After the earthquake that destroyed Troy VI, the citadel’s defensive walls were repaired and reused by the inhabitants of Troy VII.
A new Temple of Athena was begun in the 3rd century B.C. to replace an older version. It was built entirely of marble in the Doric style. It had 12 columns on its longer sides and 6 on its shorter ones, and measured around 118 feet long and 53 feet wide. The temple required 80 years to complete, but when it was done it was the largest Doric temple in northwest Asia Minor. The building was adorned with carved sculptures depicting scenes from the Trojan War, as well as battles featuring giants, centaurs, and Amazons. Not very much remains from the building apart from some marble blocks, which are strewn around the site. The temple and the goddess Athena were the focus of the city’s greatest festival, an annual celebration that included processions, sacrifices, and athletic and artistic competitions.
Before the new Temple of Athena was begun, a massive terrace needed to be built across the top of the citadel. In order to level the surface area, tons of earth and debris were removed, which unfortunately destroyed the remains of earlier settlements. The enormous terrace measured around 350 feet long and 290 feet wide, taking up a space more than half the size of the entire Bronze Age citadel.
The temple complex contained a colonnaded portico on three of its sides. Only the northern side lacked a portico, in order to preserve the dramatic views from the temple mount to the north across the Trojan plain and the Dardanelles.
The sacred precinct, known as the Western Sanctuary, was the site of cult activities for almost 1,500 years, during which it underwent several different renovations. This area contained a series of small temples, open-air altars, sacrificial pits, and other religious structures that were built on two terraces. Deities worshipped here may have included Cybele, an Anatolian mother goddess, and Dardanus, a mythical ancestor of the Trojans.
An usual circular marble building was located close to the Temple of Athena, beneath which was a 50-foot deep well that was accessed via a long subterranean passage. It is not know precisely what this building or the well was used for, but they may be connected with the ritual of the Locrian maidens.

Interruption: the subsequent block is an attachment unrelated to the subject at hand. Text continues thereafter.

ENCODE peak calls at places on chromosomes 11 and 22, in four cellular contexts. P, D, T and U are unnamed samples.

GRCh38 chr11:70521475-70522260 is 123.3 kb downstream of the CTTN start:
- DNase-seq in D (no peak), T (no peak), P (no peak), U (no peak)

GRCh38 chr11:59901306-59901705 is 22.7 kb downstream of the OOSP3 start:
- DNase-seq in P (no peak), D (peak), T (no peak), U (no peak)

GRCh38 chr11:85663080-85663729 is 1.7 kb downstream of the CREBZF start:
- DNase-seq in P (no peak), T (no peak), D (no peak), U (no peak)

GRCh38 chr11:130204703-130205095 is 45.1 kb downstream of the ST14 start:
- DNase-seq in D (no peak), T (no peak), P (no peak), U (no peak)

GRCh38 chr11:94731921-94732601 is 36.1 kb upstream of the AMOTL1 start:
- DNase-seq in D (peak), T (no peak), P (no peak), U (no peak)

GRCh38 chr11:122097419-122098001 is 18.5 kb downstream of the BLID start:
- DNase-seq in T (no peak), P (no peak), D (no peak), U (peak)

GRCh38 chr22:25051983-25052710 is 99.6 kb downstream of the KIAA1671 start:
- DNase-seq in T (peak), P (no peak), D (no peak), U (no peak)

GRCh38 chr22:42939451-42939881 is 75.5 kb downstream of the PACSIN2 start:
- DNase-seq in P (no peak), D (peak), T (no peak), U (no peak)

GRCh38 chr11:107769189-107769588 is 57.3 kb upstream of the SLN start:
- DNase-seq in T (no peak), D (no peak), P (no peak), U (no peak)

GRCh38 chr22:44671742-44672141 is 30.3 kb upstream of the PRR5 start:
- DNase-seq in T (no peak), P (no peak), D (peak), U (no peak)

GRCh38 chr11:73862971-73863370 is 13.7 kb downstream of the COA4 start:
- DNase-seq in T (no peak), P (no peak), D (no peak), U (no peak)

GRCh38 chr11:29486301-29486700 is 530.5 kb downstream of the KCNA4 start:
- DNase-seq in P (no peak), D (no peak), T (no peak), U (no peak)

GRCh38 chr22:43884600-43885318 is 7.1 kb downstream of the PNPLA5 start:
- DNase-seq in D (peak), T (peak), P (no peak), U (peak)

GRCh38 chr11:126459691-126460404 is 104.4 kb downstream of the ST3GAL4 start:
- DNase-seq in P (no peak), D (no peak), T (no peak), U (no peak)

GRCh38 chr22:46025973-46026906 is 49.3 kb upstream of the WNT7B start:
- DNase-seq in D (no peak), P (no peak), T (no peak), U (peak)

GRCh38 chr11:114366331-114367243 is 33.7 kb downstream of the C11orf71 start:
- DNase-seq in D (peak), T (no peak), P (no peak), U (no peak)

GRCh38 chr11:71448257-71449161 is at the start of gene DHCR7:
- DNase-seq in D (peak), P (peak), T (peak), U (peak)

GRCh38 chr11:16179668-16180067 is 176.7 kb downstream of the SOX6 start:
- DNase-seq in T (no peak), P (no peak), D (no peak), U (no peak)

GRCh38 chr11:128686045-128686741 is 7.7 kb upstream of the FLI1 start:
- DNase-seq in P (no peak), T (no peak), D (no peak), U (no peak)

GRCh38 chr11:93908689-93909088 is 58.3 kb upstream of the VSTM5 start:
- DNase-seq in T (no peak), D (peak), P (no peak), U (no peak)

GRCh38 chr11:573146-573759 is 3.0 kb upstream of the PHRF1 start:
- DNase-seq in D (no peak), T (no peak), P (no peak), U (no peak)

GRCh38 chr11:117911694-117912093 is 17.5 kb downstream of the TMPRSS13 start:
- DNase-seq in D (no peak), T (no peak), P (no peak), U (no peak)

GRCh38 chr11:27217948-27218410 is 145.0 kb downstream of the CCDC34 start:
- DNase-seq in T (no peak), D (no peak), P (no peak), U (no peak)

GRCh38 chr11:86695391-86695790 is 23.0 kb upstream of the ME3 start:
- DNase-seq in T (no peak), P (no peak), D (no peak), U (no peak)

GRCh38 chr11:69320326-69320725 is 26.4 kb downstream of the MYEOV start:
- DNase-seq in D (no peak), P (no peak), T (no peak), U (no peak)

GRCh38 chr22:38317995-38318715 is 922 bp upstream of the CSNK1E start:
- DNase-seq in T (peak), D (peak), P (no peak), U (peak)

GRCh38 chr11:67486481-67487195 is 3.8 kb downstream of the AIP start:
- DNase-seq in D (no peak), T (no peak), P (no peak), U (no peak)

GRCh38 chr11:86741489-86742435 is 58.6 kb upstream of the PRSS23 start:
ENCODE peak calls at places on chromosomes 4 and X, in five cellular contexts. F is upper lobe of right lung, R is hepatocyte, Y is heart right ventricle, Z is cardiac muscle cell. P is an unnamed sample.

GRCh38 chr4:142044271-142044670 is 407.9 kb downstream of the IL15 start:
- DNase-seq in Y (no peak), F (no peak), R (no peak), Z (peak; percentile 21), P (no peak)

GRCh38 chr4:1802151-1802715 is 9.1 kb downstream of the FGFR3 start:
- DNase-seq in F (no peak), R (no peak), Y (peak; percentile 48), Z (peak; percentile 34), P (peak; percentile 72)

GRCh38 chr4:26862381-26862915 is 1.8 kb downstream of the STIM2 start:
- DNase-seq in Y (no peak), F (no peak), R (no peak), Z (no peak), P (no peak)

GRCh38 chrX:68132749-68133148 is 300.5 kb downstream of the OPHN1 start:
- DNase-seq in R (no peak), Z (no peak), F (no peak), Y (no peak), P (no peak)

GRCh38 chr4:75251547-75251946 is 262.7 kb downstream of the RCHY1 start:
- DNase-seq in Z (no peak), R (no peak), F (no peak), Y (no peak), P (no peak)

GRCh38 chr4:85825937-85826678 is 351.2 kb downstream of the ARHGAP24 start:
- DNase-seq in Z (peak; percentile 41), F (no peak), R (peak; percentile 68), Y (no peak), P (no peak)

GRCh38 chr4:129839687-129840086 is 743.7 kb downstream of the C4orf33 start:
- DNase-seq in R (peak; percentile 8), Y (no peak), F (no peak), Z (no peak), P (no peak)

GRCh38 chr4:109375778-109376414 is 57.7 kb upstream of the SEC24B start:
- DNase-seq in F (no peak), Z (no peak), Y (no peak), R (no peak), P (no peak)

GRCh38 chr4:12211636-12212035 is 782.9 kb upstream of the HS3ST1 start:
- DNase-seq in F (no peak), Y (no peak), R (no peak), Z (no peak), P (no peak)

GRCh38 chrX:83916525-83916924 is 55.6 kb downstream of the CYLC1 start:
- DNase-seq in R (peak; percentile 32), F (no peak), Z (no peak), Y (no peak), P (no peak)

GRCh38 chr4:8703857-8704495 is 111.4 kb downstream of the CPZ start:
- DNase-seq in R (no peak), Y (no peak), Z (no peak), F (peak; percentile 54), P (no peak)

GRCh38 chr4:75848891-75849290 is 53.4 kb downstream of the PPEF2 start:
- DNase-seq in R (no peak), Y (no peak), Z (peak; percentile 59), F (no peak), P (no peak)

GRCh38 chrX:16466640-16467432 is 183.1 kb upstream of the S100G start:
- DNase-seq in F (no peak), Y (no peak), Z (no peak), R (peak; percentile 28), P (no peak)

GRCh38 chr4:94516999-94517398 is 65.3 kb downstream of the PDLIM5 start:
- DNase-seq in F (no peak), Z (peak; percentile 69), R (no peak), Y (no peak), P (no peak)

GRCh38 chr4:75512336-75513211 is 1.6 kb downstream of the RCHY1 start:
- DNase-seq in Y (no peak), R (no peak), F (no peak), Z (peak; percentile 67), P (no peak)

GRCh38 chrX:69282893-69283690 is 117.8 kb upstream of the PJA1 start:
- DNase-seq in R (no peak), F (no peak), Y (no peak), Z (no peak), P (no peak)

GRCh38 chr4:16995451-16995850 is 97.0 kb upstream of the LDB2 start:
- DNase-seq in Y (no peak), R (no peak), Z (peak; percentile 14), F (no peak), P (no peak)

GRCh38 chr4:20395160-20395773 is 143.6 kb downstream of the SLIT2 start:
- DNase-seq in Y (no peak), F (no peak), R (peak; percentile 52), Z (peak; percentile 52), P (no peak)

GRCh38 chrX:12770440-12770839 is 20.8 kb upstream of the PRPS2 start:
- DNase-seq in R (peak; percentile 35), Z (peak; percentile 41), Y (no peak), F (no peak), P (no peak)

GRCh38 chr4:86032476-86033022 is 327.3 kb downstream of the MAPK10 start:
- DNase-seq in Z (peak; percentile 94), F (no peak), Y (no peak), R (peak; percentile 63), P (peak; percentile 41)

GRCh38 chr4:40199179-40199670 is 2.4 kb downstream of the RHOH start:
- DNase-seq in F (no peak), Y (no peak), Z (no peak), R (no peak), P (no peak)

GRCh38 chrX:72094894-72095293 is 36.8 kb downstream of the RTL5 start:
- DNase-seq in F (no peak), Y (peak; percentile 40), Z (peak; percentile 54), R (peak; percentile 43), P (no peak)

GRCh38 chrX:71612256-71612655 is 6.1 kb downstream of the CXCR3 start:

The bouleterion was a meetinghouse or council chamber where the city’s politicians and leaders assembled. A new structure was likely built during the Hellenistic building program of the 3rd century B.C. to replace an earlier version. It was partially built atop of the massive Bronze Age citadel’s defensive wall.
The odeion was a small theater used for assemblies or musical performances. It may have held as many as 2,000 people and was adorned with colored marble blocks and life-sized statues. The new building was part of the renovation and building campaign initiated under the Roman emperor Hadrian in the second century A.D. A large statue of the emperor himself was discovered amongst its ruins.
A Roman-style bath complex, which commonly contained rooms of hot, tepid, and cold water, may have first been built during the reign of Augustus. It was later renovated by the emperor Hadrian, who added a small nymphaeum that contained statues of nymphs and river gods, as well as various watercourses.
A large stoa-like structure was built during the early Roman period under Augustus. Although it is not know precisely how the building functioned or what it was used for, it was one of the largest buildings ever built in Troy. It measured around 110 feet by 72 feet.